Introduction: THREE ROOMS
This project is part of my graduation thesis, developed with Aga Batkiewicz on the architectural phenomenon of the enclave. 'Three Rooms' is the attempt to develop very basic and timeless architectural models of enclosure, that would act as a source for future architectural projects.
Step 1: PROBLEM
FIND A PROBLEMEver since its origins, architecture has always been struggling between openness and enclosure, the individual and the collective. The man in the image, worshipping in his self-constructed desert mosque, shows us how little it takes to delineate, and give meaning to a space. Setting boundaries - between inside and outside, private and public - seems to be the fundamental act of architecture.
Can we explore the notion of the boundary with hands-on experiments?
Step 2: FRAMEWORK
The experiment starts at the room, as the smallest form of architecture.
The constraints were the minimum space for a person (determined as 3
x 4.85 x 3m), and the minimum dimensions of the human body meeting space (in sitting, laying, standing position). We dissected the volume into a wall and a core, in six different ways.
Step 3: GENERATE
To test out ways in which the human body could occupy the space we produced a series of variations on each of them, starting from a solid core or a solid wall, respectively.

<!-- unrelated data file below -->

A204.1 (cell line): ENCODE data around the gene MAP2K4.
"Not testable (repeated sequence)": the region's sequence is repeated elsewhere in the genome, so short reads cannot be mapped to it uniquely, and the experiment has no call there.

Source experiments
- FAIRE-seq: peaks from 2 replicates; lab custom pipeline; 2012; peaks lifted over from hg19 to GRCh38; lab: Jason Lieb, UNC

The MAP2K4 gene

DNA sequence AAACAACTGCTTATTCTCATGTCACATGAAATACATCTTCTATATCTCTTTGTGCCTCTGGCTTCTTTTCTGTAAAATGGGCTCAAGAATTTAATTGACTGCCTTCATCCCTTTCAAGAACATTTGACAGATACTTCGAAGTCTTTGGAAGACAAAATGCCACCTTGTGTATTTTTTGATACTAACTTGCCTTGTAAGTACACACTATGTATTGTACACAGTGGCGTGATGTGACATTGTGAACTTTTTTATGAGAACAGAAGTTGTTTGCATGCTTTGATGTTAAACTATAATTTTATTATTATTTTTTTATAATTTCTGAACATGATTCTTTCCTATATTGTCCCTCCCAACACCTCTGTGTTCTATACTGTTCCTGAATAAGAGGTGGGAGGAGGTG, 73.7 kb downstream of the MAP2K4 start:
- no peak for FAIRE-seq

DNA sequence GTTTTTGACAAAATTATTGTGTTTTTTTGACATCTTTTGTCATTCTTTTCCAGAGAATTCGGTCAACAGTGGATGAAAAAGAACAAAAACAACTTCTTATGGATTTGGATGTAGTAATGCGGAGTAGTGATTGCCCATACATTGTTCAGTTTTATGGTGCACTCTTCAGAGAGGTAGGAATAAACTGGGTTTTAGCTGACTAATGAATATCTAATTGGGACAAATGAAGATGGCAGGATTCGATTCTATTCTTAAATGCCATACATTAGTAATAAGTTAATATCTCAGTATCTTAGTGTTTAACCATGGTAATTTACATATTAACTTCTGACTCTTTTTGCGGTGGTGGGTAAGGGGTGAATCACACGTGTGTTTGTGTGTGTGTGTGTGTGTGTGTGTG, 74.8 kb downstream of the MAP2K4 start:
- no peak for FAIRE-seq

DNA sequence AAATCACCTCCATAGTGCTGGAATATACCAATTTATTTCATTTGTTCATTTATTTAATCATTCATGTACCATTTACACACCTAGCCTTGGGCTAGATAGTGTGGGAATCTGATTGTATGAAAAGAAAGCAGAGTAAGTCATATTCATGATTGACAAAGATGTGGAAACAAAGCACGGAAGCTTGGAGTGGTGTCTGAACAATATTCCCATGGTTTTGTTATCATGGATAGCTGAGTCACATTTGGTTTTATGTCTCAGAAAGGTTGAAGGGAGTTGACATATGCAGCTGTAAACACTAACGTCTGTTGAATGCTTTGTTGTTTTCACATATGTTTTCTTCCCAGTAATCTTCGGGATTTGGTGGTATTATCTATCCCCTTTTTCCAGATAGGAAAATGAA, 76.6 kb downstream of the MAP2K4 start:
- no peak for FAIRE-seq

Step 4: PROTOTYPE
From the catalogue of rooms, we chose six examples each and printed physical gipsum models of them. this was very important to understand what our ideas actually meant in terms of space, material and light.
Step 5: SYNTHESIZE
After dissecting them, the wall and the core were reunited. The minimum room now consisted of three elements: a shell, a core and a space in-between. Trying to explore the boundaries of this finding, we developed three extreme configurations of it. What we obtained were three models of quite distinct architectures: An architecture of the mass with the maximum shell (resembling an Egyptian tomb), an architecture of the space with the maximum in-between space (resembling the Roman basilica – the predecessor of the Maison Dom-ino) and a more balanced configuration with the maximum core (resembling the classic Greek temple)
Step 6: APPLY
Now, more complex spatial systems are developed from the three rooms.
Step 7: PROTOTYPE
For our final model, we seeked to set in stone the three spatial principles we developed. We chose a traditional way of model making: the gipsum cast. Process and material properties inevitably leave traces on the model, making it both imperfect and unique. As attractive as the idea of purity and precision might be, those little imperfections are the crown of beauty.